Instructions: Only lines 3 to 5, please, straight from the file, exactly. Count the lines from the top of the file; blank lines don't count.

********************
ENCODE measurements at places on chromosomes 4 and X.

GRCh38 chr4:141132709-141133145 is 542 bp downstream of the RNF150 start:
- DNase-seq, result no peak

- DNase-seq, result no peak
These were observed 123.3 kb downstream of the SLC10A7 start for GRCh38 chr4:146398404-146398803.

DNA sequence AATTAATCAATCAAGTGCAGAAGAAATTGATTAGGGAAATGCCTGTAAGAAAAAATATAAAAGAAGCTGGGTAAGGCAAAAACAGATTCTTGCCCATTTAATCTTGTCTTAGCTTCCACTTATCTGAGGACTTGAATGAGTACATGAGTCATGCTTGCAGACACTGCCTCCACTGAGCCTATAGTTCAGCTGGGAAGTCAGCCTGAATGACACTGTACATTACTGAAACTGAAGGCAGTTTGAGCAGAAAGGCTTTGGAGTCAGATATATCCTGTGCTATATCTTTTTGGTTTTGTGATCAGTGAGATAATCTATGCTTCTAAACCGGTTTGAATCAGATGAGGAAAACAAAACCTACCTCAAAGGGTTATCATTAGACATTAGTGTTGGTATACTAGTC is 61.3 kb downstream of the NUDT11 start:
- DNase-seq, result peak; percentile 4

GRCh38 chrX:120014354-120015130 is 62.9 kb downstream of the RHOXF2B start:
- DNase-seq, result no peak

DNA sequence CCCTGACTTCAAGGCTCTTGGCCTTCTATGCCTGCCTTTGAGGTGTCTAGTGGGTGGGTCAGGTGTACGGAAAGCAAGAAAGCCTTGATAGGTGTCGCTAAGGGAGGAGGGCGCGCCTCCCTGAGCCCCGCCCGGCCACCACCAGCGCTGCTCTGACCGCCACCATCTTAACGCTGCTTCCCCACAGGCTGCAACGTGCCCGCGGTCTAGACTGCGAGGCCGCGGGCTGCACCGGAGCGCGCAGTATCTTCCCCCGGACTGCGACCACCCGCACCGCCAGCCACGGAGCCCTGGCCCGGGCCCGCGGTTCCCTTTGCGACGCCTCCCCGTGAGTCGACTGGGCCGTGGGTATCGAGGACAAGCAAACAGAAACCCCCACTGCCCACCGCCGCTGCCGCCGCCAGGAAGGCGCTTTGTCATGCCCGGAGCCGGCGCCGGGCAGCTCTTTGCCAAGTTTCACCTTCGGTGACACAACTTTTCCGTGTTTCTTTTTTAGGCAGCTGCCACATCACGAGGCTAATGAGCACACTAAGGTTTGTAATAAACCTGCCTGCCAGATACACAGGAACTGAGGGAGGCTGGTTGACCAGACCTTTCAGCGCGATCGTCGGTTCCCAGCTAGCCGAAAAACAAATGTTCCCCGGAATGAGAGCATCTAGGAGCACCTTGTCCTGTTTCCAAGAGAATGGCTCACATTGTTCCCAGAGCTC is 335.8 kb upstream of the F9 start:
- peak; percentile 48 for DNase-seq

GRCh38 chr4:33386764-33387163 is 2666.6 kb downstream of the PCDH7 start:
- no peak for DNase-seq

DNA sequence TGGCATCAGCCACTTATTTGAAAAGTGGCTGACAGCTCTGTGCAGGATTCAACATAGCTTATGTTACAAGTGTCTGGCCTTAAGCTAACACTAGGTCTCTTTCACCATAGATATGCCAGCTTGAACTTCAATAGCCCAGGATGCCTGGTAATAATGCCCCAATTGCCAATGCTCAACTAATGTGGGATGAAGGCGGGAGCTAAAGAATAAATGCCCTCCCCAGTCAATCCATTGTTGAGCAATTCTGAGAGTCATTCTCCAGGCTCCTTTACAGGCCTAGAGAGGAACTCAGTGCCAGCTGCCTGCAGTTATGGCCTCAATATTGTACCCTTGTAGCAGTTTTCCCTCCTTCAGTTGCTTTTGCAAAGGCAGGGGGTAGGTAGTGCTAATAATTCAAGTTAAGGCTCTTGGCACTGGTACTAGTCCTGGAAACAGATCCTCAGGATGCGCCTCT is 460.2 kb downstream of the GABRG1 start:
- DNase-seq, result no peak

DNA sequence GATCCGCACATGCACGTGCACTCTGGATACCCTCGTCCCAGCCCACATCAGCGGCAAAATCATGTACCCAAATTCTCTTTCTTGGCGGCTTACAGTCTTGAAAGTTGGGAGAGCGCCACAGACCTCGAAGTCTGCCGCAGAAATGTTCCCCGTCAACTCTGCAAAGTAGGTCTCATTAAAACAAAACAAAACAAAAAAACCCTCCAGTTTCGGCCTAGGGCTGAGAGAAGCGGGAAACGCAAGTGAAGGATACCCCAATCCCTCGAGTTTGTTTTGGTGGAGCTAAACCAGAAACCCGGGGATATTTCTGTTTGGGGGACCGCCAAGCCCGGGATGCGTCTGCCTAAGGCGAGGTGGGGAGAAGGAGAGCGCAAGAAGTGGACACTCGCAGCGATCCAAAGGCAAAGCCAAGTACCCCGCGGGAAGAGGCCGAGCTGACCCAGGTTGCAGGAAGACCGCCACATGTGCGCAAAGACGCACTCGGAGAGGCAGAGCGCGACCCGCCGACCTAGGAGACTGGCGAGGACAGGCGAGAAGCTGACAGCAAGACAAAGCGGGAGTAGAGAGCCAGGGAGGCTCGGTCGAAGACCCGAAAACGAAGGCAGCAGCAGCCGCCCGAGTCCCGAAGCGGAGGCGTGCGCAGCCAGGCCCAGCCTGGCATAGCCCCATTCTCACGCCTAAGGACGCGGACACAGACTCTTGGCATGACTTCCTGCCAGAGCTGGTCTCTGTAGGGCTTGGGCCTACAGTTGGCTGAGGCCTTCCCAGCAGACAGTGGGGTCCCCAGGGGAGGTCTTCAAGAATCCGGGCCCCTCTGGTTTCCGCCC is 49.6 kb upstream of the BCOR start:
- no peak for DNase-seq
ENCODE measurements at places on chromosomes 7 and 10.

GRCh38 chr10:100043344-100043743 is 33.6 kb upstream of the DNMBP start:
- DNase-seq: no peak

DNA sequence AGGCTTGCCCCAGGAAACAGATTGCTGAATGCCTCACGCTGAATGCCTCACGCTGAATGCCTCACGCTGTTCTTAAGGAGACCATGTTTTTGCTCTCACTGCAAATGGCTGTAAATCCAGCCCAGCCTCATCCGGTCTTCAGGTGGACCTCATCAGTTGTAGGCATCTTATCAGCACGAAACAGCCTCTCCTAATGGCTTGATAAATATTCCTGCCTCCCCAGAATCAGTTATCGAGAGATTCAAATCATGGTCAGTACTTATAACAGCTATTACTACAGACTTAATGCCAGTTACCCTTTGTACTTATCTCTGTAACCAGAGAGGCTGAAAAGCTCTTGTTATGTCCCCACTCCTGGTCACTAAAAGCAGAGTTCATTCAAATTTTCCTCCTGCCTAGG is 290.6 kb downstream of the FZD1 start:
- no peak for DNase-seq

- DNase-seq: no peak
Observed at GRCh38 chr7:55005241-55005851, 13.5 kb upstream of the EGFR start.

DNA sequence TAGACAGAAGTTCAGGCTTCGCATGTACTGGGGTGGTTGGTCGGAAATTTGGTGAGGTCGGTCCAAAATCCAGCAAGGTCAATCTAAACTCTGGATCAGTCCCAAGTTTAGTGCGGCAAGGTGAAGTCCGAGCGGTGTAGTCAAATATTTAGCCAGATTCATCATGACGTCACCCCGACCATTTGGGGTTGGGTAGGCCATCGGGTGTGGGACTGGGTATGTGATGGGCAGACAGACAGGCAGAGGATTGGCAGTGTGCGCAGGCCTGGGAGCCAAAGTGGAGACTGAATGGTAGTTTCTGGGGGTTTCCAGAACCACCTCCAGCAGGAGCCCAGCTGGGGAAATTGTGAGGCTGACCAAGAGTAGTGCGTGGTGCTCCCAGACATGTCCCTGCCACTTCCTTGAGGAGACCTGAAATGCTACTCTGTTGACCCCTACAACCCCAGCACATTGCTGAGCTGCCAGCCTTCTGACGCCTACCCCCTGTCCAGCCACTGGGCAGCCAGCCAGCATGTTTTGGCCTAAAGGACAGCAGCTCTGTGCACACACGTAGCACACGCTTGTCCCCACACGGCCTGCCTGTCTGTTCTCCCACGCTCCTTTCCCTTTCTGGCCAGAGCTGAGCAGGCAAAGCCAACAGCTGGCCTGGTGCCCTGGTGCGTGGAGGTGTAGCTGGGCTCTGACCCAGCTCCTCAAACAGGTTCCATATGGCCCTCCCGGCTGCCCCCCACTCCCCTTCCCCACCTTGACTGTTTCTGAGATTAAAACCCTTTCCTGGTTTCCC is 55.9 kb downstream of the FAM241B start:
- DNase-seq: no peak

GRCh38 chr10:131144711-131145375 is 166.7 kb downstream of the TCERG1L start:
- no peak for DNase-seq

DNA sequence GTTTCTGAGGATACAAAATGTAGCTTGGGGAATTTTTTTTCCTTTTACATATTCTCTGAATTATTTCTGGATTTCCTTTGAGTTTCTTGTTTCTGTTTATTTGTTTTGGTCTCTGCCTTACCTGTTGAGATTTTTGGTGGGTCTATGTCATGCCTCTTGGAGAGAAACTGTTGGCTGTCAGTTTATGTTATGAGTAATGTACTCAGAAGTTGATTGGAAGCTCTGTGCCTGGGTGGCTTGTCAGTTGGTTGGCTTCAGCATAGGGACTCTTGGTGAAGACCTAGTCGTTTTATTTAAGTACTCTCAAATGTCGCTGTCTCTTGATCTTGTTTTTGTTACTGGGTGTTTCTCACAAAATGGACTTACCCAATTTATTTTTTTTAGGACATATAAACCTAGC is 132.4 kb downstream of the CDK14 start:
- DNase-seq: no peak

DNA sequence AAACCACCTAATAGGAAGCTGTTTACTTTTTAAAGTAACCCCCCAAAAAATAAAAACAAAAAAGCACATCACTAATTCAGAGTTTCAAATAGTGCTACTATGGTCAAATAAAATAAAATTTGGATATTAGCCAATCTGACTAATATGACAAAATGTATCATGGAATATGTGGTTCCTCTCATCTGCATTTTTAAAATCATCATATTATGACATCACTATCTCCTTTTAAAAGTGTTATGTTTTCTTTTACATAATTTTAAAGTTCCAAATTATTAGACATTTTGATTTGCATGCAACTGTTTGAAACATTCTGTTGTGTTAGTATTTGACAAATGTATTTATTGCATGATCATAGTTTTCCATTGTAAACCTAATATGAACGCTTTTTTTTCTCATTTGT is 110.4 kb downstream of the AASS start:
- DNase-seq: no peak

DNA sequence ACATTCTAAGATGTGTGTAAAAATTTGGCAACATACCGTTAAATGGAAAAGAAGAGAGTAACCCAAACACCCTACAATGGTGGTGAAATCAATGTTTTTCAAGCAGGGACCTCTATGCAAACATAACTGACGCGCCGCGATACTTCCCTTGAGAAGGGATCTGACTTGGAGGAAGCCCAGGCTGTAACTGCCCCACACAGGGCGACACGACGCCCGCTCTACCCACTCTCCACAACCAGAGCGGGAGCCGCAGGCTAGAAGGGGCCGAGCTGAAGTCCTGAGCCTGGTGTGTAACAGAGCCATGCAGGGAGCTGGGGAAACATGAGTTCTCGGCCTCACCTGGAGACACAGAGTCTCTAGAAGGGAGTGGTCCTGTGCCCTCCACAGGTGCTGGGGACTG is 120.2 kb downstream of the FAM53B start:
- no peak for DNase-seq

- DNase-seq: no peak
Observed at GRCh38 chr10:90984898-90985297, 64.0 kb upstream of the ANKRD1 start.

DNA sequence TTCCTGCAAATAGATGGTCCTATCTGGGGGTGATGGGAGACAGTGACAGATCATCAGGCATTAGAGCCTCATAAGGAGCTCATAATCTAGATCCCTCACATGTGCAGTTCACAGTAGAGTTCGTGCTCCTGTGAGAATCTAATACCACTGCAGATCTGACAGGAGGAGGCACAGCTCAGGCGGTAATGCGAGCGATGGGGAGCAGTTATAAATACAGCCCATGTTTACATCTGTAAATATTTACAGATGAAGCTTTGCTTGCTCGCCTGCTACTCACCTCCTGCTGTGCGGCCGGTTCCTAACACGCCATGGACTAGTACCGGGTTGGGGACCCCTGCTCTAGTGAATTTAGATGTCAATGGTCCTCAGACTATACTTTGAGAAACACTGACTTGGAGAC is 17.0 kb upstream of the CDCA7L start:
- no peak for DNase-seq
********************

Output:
- DNase-seq, result no peak

- DNase-seq, result no peak
These were observed 123.3 kb downstream of the SLC10A7 start for GRCh38 chr4:146398404-146398803.